Kora brings Hima-Layer yak wool to market

by Marc Basiliere 5

The next big thing in natural fibres?

Comfy as a only  a yak can be.
Comfy as a only
a yak can be.

As much progress as synthetics have made – and continue to make – in terms of comfort and performance, many riders still prefer the function and feel of a high-quality wool base layer.  The choice of sheep everywhere, wool breathes well, remains warmth when wet, and can be worn several times between washing without too much stink thanks to its antibacterial lanolin content.

For sporting purposes, wool from Merino sheep has long been considered the gold standard- soft with excellent thermoregulation properties.  Based in London and Hong Kong, Kora aims to topple Merino’s dominance.  With yak wool.

You think sheep are tough?
You think sheep are tough?

While yak hair is quite coarse (and is used to make tents, rope, and carpets), the underlying wool layer is actually quite soft- keeping yaks warm and comfortable in some truly nasty mountain environments.  When tested, Kora has found their Hima-Layer (get it?) fabric to be 40% warmer than Merino wool for a given weight.  Wicking performance is said to be comparable Merino, but a 17% bump in vapour transmission and 66% improvement in air permeability should make the yak wool breathe considerably better.

kora womens base layer zip top twist
Zip top &
long bottoms

Technical claims aside, there’s a social component to Kora’s efforts.  Michael Kleinwort, the company’s founder, has spent considerable time over the past five years traveling the Himalayas, testing the material while meeting with the nomadic communities that provide the company’s wool via the KeGeWa Herders’ Co-Operative.  The company’s goal is “to support positive change among the nomadic communities that our wool is sourced from” in a “tangible, measurable way.”  Looking at the big picture, Kora promises accountability and flexibility:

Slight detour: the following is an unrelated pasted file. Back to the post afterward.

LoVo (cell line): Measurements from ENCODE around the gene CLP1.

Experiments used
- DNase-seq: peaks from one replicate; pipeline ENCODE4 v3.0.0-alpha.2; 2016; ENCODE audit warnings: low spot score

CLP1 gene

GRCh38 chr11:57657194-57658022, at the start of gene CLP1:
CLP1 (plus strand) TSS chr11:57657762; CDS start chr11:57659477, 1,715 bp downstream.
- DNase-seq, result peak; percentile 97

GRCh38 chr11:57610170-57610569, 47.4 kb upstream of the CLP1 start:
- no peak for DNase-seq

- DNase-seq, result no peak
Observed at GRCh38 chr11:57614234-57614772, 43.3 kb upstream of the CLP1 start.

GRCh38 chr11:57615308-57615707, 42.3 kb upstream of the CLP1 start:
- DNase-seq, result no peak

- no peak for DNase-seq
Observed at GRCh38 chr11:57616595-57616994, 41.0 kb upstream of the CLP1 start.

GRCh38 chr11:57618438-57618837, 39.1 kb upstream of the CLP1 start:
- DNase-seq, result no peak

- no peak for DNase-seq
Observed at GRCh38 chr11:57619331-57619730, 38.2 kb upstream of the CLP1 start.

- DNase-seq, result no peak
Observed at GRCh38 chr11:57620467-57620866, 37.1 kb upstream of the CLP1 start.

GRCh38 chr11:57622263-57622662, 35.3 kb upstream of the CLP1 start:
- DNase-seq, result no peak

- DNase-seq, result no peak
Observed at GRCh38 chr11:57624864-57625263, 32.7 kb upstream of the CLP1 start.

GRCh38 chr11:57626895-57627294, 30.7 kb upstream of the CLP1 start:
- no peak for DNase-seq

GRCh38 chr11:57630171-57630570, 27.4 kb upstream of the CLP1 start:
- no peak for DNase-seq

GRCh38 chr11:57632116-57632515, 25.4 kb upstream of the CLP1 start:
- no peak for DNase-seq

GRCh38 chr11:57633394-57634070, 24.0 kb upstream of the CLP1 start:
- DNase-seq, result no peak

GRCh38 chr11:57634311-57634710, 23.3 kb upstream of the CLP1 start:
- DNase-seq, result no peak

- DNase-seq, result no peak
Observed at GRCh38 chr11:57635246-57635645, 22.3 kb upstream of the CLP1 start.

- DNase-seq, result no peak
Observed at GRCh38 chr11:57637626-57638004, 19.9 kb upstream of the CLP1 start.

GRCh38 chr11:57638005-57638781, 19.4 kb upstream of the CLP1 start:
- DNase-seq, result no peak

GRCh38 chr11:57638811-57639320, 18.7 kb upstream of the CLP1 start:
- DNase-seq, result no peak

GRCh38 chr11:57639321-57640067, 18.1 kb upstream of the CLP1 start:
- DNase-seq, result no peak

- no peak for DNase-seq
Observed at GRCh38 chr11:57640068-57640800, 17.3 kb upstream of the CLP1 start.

We want to know where our wool comes from so that we can monitor our impact and maximise the benefits our business can bring: only by having a direct connection can we do so. For us this is non-negotiable: it is the core of our mission and the reason for our existence. But we’re small, and the journey is long. We believe in being honest, transparent and accountable in how we are tackling this goal…

We are ready to adapt our plans according to local conditions, responses, and your input: we are open to all ideas – in fact we welcome them. We believe that for this vision to work, we – the local communities, our manufacturers, our customers, followers and Kora™ – need to be in this together.

So there you have it: a new (to Western markets) material with some pretty impressive performance claims that is backed by an ethical harvesting process.  Just in time for winter, Kora is rolling out long baselayer tops and bottoms for men and women:

  • ShoLa 230 zip women’s – 100% yak wool – Colour: blue; SRP: £105/$164;
  • ShoLa 230 zip men’s – 100% yak wool – Colour: blue; SRP: £105/$164;
  • ShoLa 230 leggings women’s – 100% yak wool – Colour: Blue, SRP: £95/$149;
  • ShoLa 230 leggings men’s – 100% yak wool – Colour: Blue; SRP: £95/$149

How will they play in the dirt?  We’re interested to find out.  Learn more at www.kora.net.

Comments (5)

  1. Shearing a girt-big, bad-tempered, be-horned Yak seems like a very dangerous job!

  2. Tempted…. But oooffff ££££

  3. With XL top being 43″ and 5% shrinkage expected (so 41″effectively) I can’t see it fitting the average mtb-er!

  4. ‘girt-big, bad-tempered’

    Nice really!

  5. I’m too fat for this mullarkey.

Comments are closed.